Compatible with Fiber Service (speeds up to 940 Mbps)
Zyxel C3000Z is one of the greatest and highest-rated CenturyLink compatible gateways. It’s not the latest generation (Green wave gateways), but it’s still very competitive.
C3000Z is compatible with all types of internet offered by CenturyLink – it’s compatible with DSL (ADSL, ADSL2+, and VDSL 2) and it’s also compatible with CenturyLink Fiber Service. The max supported speeds on VDSL2 (bonded pair) are 200 Mbps (down) and 100 Mbps (up).
All the instructions on how to install and activate your modem can be found on CenturyLink’s help page.
C3000Z has a built-in dual-band router. The router transmits on both bands simultaneously. It’s compatible with the 802.11ac standard. The unit is advertised as AC2200 – the max theoretical speed over 2.4 GHz is 450 Mbps, while the max speed over a 5 GHz band is 1.7 Gbps.
The router supports IPv4 and IPv6 protocols. It also supports QoS, NAT and NAT port forwarding, dynamic DNS, and UPnP.
On the front panel, you have various LEDs (DSL 1, DSL 2, Internet, WAN/LAN, Ethernet x4, USB, Wi-Fi 2.4G, and Wi-Fi 5G) and a WPS button.
On the back, you have a USB port, LAN/WAN port, 4 Ethernet ports, and a DSL port.
Compatible with ADSL 2+ and VDSL 2 (speeds up to 200 Mbps on VDSL 2 bonded pair)
Compatible with Fiber Service (speeds up to 940 Mbps)
Actiontec C2300A and previously reviewed ZyXEL C3000Z have very similar features. Like C3000Z, this is a gateway (modem and a router). It’s compatible with CenturyLink’s ADSL 2+, VDSL 2 (single and bonded pair), and with Fiber service (including Gig Fiber).
The installation of C2300A is not much different from the installation of C3000Z.
The router inside C2300A is dual-band (2.4 and 5 GHz) and it’s compatible with 802.11ac standard. The max speed over 2.4 GHz is 600 Mbps, while the max speed over 5 GHz is 1.7 Gbps.
The router supports beamforming and MU-MIMO. It also features QoS support and support for IPv4 and IPv6 protocols. When it comes to security settings, you have firewalls, DoS attack protection, IP protocol filtering, etc. Additionally, C2300A supports DHCP server, DNS server, MAC Address Cloning/Filtering, Port Forwarding/Triggering, Wi-Fi diagnostics, self-heal diagnostics, etc.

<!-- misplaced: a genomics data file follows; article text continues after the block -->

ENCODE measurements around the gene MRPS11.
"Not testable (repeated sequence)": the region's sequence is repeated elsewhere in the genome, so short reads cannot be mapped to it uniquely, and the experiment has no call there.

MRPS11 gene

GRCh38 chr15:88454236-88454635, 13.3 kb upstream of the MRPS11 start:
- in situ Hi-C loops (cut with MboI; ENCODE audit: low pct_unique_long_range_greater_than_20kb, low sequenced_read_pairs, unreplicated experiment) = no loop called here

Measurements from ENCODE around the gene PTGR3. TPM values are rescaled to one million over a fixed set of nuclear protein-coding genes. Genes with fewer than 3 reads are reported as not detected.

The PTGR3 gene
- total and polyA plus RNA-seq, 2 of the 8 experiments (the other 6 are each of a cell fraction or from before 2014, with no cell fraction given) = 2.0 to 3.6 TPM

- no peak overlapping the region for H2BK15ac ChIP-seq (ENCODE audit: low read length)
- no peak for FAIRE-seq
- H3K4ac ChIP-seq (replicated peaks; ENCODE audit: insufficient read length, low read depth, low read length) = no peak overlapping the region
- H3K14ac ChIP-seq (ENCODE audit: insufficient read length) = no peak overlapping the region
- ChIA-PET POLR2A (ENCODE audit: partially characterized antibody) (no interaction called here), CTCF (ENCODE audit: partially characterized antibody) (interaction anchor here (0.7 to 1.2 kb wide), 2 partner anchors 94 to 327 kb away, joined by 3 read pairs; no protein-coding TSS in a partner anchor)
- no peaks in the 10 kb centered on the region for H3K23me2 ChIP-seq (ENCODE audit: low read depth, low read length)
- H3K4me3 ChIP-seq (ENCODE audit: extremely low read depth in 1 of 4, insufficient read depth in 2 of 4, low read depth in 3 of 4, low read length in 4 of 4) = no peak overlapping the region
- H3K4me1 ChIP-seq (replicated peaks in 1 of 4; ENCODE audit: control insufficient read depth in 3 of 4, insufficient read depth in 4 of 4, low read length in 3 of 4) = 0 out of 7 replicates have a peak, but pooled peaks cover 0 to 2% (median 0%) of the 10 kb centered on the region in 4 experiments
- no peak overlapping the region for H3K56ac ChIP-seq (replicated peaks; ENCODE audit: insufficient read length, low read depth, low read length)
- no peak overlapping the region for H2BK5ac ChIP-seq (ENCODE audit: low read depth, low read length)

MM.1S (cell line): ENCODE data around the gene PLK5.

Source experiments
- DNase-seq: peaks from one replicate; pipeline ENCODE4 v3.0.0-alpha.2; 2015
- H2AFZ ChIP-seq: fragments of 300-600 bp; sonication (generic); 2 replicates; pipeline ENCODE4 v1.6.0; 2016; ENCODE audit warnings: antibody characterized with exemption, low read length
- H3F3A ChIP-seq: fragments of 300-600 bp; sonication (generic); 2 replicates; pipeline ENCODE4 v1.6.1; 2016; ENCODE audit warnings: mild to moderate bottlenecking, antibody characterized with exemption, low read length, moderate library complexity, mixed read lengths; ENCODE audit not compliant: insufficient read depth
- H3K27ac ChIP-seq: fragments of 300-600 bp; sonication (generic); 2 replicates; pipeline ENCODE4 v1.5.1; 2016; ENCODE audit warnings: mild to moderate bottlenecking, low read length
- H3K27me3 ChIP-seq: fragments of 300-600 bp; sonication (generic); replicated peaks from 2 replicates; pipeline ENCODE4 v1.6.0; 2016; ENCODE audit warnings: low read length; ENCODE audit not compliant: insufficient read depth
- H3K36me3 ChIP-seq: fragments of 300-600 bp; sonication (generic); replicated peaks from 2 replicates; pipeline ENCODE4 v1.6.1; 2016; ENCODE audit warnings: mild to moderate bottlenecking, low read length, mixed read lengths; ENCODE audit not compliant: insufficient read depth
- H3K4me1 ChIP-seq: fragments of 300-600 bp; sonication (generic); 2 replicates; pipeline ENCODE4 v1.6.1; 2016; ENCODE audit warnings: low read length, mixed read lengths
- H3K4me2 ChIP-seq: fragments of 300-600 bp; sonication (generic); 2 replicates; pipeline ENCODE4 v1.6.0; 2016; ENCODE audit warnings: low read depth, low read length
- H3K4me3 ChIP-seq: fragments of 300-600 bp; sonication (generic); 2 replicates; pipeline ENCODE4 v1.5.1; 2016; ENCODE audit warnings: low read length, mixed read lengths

The unit features a very simple and stylish design. On the front, you have two LEDs and a WPS button. On the back, you have one SFP port, DSL port, LAN/WAN port, 4 Ethernet (LAN) ports, two phone ports, and two USB 3.0 ports.
Compatible with ADSL, ADSL 2+, and VDSL 2 (speeds up to 100 Mbps on bonded VDSL 2 pair)
Compatible with Fiber Service (speeds up to 940 Mbps)
The gateway is compatible with all DSL services including bonded-pair VDSL 2 (up to 100 Mbps). It’s also compatible with CenturyLink’s Gig Fiber.
The built-in router is compliant with the 802.11ac wireless standard. This is a dual-band router that can transmit on both bands at the same time. It supports beamforming and MU-MIMO. It also has all the usual security and networking features – SPIF, DMZ, DoS attack protection, firewalls, QoS, NAT sharing, DHCP, DNS server, IPv4/IPv6, etc.
On the front panel of the gateway, there’s a series of LED indicators (power, DSL1/DSL2, Internet, WAN/LAN, Ethernet 1-4, HPNA, USB, Wi-Fi 2.4G, Wi-Fi 5G, VoIP1/VoIP2) and a WPS button.
On the back, you have a USB port, LAN/WAN port (auto-sensing), four Ethernet ports, HPNA coax connector, VoIP1 and VoIP2 phone ports, and a DSL port.
You can use any router that supports your speeds, but if the router doesn’t support VLAN tagging, you’ll also have to buy a managed switch and use it for VLAN tagging.
Archer AX50 is the perfect choice if you’re looking for something affordable. It’s compliant with the 802.11ax wireless standard. This is a wi-fi 6 dual-band router. It runs on Intel’s dual-core Wi-Fi Chipset. The max supported speed over a 2.4 GHz band is 574 Mbps, while the max speed over the 5 GHz band is 2,402 Mbps. AX50 can transmit 4 separate streams at the same time.
AX50 supports OFDMA, MU-MIMO, and beamforming. It features QoS, various security tools (DoS, SPI Firewall, MAC and IP address binding). It supports IPv4 and IPv6 protocols, port forwarding (DMZ, UPnP, Port Triggering), WPA/WPA2 encryption, etc.
Like every TP-Link router, AX50 comes with the TP-Link Tether app. This app allows you to set all kinds of settings (parental controls, guest network, whitelist/blacklist websites, etc.), and perform the initial setup.
As explained in the introduction, in order to use your router with CenturyLink’s Gig Fiber service, you have to configure VLAN tagging and enter PPPoE credentials in WAN settings.
AX50 features a single WAN port, four LAN ports, and one USB 3.0 port. The router supports VLAN tagging so you won’t need a managed switch.
ASUS RT-AX88U is a pretty amazing wi-fi 6 router, perfect for larger homes because of its 4 external antennas and great coverage. RT-AX88U is a dual-band router (2.4 and 5G) compliant with the latest 802.11ax standard. It runs on a powerful 1.8 GHz quad-core processor and has 1GB RAM.